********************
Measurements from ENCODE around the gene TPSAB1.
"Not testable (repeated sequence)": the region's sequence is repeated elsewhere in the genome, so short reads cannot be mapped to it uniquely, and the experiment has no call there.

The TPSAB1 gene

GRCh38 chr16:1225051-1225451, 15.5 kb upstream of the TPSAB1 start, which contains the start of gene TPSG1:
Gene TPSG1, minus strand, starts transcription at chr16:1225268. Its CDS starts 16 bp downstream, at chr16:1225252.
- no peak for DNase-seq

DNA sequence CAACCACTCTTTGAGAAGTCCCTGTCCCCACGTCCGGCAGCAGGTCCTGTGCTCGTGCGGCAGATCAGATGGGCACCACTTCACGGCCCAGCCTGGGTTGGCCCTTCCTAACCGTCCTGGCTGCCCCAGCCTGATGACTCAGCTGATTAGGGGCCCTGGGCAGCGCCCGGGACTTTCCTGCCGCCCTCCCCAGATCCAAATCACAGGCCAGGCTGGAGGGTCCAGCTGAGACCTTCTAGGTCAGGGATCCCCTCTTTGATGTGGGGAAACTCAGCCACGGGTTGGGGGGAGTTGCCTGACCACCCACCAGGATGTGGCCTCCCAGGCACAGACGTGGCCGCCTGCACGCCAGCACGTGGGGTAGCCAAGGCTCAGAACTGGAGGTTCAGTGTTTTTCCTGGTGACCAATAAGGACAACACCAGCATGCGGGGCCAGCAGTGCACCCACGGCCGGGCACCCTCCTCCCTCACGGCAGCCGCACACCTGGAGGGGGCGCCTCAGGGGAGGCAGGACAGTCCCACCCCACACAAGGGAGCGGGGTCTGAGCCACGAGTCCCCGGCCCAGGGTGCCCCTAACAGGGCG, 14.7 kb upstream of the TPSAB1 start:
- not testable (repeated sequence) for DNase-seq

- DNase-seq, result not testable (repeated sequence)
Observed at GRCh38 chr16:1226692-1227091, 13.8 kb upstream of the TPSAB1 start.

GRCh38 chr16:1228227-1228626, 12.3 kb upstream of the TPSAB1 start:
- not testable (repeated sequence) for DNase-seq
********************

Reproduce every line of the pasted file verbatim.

Measurements from ENCODE around the gene TPSAB1.
"Not testable (repeated sequence)": the region's sequence is repeated elsewhere in the genome, so short reads cannot be mapped to it uniquely, and the experiment has no call there.

The TPSAB1 gene

GRCh38 chr16:1225051-1225451, 15.5 kb upstream of the TPSAB1 start, which contains the start of gene TPSG1:
Gene TPSG1, minus strand, starts transcription at chr16:1225268. Its CDS starts 16 bp downstream, at chr16:1225252.
- no peak for DNase-seq

DNA sequence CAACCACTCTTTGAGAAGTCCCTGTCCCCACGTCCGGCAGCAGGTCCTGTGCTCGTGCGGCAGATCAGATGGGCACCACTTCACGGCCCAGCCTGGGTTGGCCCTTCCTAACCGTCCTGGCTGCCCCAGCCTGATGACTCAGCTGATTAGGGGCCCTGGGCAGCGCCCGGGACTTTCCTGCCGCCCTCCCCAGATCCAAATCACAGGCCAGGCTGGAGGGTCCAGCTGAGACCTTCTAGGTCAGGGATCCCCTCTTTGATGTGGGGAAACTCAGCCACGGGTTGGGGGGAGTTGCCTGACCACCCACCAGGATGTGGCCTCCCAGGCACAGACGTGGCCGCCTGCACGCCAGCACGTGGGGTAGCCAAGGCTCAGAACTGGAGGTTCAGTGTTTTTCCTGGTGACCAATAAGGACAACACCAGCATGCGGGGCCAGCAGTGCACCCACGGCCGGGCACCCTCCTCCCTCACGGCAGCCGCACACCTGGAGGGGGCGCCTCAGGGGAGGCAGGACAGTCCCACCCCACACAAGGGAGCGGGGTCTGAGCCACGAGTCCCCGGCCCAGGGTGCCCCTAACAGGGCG, 14.7 kb upstream of the TPSAB1 start:
- not testable (repeated sequence) for DNase-seq

- DNase-seq, result not testable (repeated sequence)
Observed at GRCh38 chr16:1226692-1227091, 13.8 kb upstream of the TPSAB1 start.

GRCh38 chr16:1228227-1228626, 12.3 kb upstream of the TPSAB1 start:
- not testable (repeated sequence) for DNase-seq